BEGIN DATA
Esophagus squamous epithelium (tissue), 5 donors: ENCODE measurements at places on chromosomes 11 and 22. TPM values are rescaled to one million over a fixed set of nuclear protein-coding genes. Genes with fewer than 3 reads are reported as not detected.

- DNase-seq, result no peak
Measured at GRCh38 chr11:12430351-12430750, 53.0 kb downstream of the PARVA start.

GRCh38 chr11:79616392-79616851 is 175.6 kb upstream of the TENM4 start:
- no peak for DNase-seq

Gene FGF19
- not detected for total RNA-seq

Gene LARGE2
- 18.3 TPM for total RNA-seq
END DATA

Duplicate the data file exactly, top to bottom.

Esophagus squamous epithelium (tissue), 5 donors: ENCODE measurements at places on chromosomes 11 and 22. TPM values are rescaled to one million over a fixed set of nuclear protein-coding genes. Genes with fewer than 3 reads are reported as not detected.

- DNase-seq, result no peak
Measured at GRCh38 chr11:12430351-12430750, 53.0 kb downstream of the PARVA start.

GRCh38 chr11:79616392-79616851 is 175.6 kb upstream of the TENM4 start:
- no peak for DNase-seq

Gene FGF19
- not detected for total RNA-seq

Gene LARGE2
- 18.3 TPM for total RNA-seq